Tag: Queensland. Aboriginal history. Aboriginal settlements. Australian Aboriginal
The book “Mission Point” subtitled “Bribie Island Aboriginal Mission 1890-92”, tells the story of the second aboriginal mission established on Bribie Island for Moreton Bay aboriginals. However, native superstition worked strongly against the location at Bribie Island.
Featured Image(above): Private Richard Martin
Newspapers of the time described it as “adverse heredity superstition”. Why were the Moreton Bay aboriginals so scared of Bribie Island? Similar superstition did not apply to the Myora Mission on North Stradbroke Island (1892-1942) or the Cherbourg mission (established 1900). Those missions were successful and today honour their past in their own museums that are proudly open to the public.
Children from Bribie Mission awaiting transport on SS Miner to Peel Island. To stay there temporarily while buildings were being moved from Bribie to Stradbroke Island Mission and the Myora site set up.
Ron Powell is a friend and honorary life member of the North Stradbroke Island Historical Society and thanks to the society and The Cherbourg Historical Precinct Group, for their help in researching material. Included are some 50 photos including the Cherbourg Ration Shed Museum. We look briefly at the natives’ superstition and the Queensland Government appointing a great number of white people with authority to remove Aboriginal people onto and between reserves.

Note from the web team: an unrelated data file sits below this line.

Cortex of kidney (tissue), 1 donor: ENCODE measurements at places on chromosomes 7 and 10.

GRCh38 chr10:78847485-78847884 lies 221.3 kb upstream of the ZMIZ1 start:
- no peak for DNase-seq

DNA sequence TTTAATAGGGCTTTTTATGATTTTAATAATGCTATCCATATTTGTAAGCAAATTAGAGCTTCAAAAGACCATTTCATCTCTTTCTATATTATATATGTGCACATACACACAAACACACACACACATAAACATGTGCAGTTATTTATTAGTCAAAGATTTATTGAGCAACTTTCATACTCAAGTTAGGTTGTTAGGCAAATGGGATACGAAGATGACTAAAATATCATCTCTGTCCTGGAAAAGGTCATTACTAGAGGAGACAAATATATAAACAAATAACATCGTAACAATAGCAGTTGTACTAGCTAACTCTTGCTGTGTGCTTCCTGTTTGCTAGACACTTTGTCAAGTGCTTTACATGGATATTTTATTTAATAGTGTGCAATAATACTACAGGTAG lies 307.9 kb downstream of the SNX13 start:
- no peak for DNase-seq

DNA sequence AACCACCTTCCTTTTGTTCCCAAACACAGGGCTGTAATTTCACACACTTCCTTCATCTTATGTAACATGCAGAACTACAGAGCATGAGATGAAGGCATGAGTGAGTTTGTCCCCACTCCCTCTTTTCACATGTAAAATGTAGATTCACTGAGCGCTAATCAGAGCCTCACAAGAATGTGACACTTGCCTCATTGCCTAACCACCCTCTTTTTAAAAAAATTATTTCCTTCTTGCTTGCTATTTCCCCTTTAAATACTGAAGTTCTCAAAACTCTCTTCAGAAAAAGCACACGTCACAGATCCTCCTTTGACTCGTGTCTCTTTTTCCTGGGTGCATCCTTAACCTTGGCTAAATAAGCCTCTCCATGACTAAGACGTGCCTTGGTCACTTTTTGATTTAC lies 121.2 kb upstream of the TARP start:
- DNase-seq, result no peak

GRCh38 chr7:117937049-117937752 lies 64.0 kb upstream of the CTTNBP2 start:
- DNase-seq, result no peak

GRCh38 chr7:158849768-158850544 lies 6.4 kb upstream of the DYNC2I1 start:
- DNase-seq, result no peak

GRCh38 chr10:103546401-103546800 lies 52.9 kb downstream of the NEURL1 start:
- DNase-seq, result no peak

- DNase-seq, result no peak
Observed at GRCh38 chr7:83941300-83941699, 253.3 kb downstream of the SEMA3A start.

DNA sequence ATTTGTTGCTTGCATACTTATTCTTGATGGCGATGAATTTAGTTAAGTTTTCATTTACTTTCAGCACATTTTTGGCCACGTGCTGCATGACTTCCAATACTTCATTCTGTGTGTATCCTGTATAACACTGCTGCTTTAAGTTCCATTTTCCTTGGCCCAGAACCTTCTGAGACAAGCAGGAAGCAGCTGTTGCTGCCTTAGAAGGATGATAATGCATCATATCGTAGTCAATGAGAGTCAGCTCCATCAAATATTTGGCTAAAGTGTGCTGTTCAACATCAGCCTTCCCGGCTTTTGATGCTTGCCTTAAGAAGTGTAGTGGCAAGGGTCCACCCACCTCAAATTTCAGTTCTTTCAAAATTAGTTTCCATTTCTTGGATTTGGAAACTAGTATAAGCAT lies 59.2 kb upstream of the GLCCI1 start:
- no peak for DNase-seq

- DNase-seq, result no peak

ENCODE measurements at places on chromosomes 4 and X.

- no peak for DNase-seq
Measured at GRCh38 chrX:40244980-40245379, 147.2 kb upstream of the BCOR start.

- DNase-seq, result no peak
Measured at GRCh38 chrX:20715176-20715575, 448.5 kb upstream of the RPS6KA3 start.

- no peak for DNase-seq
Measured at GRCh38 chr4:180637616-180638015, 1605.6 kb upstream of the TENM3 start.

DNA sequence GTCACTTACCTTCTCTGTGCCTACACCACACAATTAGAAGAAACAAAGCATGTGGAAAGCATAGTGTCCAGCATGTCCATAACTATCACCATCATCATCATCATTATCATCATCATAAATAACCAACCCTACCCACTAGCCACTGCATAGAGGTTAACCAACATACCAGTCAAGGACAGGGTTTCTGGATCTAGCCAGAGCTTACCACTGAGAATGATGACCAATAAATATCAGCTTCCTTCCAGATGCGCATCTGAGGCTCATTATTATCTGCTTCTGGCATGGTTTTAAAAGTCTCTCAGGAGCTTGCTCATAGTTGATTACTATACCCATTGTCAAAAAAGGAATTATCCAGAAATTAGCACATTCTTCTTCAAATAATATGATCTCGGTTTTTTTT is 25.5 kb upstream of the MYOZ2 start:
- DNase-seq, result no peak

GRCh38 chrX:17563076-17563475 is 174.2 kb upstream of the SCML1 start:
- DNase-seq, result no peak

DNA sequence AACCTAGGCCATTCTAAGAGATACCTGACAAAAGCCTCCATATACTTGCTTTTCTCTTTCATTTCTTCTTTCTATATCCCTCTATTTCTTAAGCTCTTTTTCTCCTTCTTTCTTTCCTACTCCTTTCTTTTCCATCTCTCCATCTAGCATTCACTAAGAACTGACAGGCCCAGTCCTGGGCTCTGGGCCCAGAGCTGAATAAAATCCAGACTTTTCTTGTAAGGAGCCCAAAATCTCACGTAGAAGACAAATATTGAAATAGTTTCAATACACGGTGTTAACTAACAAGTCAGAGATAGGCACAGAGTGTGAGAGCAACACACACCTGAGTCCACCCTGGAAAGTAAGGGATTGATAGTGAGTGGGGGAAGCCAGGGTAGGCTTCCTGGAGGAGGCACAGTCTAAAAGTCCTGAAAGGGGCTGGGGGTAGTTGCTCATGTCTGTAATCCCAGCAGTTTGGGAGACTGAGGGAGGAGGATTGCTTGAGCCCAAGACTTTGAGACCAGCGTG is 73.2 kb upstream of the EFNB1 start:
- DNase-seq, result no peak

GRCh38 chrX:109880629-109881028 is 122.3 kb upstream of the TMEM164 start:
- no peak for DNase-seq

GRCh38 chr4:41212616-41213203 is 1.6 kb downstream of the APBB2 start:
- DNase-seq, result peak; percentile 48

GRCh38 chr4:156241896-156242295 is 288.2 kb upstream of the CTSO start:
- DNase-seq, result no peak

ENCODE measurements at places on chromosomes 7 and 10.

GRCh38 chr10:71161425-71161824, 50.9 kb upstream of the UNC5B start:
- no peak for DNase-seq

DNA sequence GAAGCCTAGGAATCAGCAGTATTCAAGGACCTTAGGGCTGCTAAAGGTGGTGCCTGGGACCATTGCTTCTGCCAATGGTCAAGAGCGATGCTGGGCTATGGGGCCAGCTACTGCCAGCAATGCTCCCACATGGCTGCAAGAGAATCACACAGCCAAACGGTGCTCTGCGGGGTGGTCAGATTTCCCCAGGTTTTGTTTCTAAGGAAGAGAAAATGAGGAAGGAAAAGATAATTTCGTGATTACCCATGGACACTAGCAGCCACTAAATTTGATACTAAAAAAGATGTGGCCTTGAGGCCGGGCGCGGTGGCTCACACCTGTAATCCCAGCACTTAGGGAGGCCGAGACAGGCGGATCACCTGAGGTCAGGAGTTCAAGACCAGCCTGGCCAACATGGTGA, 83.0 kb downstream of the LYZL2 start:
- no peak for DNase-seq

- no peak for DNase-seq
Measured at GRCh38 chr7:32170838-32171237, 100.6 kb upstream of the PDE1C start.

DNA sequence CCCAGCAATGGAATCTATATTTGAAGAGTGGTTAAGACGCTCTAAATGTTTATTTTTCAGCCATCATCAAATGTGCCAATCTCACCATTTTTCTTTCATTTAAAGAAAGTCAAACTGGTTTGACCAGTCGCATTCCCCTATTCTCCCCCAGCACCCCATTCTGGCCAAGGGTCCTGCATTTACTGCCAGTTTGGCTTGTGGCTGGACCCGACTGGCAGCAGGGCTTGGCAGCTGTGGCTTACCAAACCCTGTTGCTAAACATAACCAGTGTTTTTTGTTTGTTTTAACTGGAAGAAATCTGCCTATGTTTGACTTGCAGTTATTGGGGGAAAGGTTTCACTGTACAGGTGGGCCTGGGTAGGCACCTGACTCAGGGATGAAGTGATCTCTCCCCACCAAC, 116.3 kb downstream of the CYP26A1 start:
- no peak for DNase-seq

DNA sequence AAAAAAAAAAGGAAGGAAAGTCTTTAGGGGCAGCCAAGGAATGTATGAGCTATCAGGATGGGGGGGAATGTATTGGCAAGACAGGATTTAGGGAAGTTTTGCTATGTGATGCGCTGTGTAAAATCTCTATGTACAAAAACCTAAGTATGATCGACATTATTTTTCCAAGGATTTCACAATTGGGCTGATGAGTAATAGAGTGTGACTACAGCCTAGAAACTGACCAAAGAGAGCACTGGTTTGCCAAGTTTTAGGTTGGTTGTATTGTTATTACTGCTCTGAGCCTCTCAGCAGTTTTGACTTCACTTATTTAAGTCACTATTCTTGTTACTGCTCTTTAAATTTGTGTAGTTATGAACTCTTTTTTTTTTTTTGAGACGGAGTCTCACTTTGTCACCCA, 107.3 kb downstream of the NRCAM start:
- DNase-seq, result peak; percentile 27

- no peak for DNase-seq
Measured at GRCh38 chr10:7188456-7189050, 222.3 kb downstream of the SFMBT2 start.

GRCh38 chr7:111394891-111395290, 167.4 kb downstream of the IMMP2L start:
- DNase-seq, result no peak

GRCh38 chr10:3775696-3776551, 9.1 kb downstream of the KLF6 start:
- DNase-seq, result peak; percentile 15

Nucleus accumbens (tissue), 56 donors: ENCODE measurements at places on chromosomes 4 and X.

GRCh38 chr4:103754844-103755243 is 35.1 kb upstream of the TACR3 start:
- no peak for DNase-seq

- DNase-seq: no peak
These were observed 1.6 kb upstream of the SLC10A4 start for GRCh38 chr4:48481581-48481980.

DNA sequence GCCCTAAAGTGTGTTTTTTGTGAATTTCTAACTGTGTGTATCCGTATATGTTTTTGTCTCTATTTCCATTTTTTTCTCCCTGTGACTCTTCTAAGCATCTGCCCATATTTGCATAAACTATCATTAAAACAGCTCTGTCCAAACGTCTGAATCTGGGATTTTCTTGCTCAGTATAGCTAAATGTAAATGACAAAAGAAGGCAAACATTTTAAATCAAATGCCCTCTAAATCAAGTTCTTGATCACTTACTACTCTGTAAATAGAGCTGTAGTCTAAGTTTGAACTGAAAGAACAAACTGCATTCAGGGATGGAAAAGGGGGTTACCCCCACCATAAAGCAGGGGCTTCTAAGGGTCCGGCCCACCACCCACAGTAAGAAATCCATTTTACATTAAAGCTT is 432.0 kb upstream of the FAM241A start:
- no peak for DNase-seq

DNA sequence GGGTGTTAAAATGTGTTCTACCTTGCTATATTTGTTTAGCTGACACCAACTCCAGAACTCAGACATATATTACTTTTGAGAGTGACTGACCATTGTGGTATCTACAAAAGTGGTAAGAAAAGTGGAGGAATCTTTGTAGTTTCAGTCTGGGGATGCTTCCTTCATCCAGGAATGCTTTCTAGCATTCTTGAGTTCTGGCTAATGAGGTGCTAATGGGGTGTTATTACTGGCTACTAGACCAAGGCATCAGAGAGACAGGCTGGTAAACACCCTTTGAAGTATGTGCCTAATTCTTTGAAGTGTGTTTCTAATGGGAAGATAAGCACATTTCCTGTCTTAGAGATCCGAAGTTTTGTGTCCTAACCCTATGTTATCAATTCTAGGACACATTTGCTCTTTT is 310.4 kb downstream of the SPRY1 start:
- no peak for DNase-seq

To take aboriginal children from parents, place them in dormitories, reserves, missions, forbid speech in their native tongue and when they turned fourteen years of age put them out to white persons as household servants or farm hands at a reduced rate of pay. The Australian constitution declared Aboriginal people were not counted in any census, denied them citizenship and all legal rights.
Cherbourg Ration Shed Museum
Australia prohibited aborigines volunteering for the armed services throughout World War 1, a marked contrast to New Zealand’s Treaty of Waitangi that granted full citizenship rights to Maori people as early as 1840.
We dedicate this book to the memory of Richard Martin, who successfully joined the AIF on 17th December 1914, by falsely declaring on his attestation papers that he was born in Dunedin, New Zealand. He served at Gallipoli, Egypt, Belgium, and France until his death in action on 28 March 1918.
The book sells for $11.95 at Bribie Nextra Newsagency and Bribie Island Arts Centre.